India. Food & Culture in South Asia

Food and Culture in South Asia

Interview to Jayeeta Sharma , University of Toronto
by Fabiola Fagnani

CREA – Research Centre for Agricultural Policies and Bioeconomy
RRN MAGAZINE n. 5, 2018, pp. 61- 63



Jo (Jayeeta) Sharma is an Associate Professor of History and Food Studies at the University of Toronto, Canada. She is the author of EmpirÈs Garden: Assam and the Making of India, which examines tea plantations and labour migration in the British Empire. She is on the Editorial Board of Global Food History and the Editorial Collective for Radical History Review. She is currently living in Torino and will be lecturing about South Asian foodways at the Università di Scienze Gastronomiche (as visiting professor) at Pollenzo, Italy.

Since you are a historian of food and culture, the question I would ask you is how the relationship between agriculture,food, way of life and local conditions in South Asia developed over time and what was the social and cultural impact

Like every part of the world in all historical times especially in the rural areas, people were very much subsisting on what they grew in the localities. So the two broad divisions in South Asia would have been the wheat eating zones and the rice eating zones. In the areas that cultivated wheat the main staple food would have been different kinds of flatbreads and in the rice eating zones boiled rice and other kinds of dishes made from rice were the staple.

But in both regions the common kind of other dish which would have been grown is lentils, different kinds of lentils or dal. So think of a table where you have grains depending on the local conditions, so the connection between ecology and agriculture is that: in one area the bread would be eaten with lentils, vegetables, meat and so on and in another area the focus would be more on rice products. Some other examples I can give on agriculture, and what is produced is very influential. In my own area in North East India, which is called Assam, till the late 19th century most people had very limited access to salt. Salt had to be imported from other regions of India or sometimes from Tibet. So entire category of local dishes developed which used in fact a salt substitute. It was the shoots of the banana tree, they were burnt and the ash was used as a salt substitute.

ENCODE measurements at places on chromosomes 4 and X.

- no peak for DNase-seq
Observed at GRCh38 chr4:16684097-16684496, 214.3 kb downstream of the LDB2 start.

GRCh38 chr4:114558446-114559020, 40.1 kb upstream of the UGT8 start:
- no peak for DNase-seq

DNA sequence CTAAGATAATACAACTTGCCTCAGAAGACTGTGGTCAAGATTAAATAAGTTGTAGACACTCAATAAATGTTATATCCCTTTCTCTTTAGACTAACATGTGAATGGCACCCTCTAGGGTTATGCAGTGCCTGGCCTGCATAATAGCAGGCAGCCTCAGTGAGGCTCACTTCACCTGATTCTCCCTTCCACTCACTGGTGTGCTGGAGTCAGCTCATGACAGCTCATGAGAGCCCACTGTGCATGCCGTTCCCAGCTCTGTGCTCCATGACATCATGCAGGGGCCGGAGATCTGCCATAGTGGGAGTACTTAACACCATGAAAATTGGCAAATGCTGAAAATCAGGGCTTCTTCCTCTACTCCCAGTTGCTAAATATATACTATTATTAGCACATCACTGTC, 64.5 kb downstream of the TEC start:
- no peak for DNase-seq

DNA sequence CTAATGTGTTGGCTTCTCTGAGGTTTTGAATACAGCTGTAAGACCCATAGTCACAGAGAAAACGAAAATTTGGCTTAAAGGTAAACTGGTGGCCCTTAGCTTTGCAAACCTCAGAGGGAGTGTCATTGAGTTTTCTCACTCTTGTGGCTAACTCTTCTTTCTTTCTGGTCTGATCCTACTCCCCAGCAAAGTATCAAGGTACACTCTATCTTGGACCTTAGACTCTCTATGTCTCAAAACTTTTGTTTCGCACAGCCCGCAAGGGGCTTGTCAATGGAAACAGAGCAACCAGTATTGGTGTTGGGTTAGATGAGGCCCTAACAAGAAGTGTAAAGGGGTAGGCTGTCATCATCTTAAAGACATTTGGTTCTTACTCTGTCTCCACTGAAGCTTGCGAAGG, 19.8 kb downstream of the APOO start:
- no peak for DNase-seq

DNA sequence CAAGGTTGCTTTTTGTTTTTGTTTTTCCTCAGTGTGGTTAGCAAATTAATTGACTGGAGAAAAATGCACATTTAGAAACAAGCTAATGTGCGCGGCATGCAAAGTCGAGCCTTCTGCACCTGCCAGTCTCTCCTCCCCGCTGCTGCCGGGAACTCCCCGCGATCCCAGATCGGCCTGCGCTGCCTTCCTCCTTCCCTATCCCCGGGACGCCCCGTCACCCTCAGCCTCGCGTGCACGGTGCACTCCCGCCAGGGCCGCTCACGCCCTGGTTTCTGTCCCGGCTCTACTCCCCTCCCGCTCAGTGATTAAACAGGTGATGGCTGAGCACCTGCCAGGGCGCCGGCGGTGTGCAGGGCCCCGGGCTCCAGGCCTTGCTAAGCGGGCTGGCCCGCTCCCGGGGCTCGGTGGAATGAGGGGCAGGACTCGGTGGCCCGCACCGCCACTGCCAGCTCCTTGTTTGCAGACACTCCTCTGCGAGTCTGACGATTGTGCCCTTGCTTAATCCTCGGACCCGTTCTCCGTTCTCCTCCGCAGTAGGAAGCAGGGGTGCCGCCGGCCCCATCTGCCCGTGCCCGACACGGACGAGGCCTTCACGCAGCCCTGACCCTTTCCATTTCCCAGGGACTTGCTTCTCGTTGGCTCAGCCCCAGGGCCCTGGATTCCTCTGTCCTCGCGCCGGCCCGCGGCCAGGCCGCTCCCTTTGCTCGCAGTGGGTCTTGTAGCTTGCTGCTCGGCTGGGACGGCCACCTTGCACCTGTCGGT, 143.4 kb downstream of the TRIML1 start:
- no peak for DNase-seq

This became a very specific kind of dish called Khar which is unique to this locality because of this very specific situation. The agriculture comes in: in this area there is one of the biggest rivers in the world the Brahmaputra River and there are many smaller rivers, so fish was abundant. People grew rice. So the staple dishes were fish and rice. Another local specificity is that in the western part of India, the region of Rajasthan which is a dry area, so there on desert ecology they were able to base the standard plate on some kind of flatbread made of wheat, and many kinds of dried lentil products. So I would say that in the mid 19th century most people diet was based on very localized products and was very connected to what was grown in the local area. This has had its impact even now.
Basically in any part of South Asia you can buy rice or wheat or whatever you want but in areas like the Punjab, in Northern India
there are people still predominantly eat roti, chapati, flatbreads.

And how did the international eating habits influence the local food markets in South- Asia?

I think it’s not just international habits but it’s also modernization and technology to influence food market.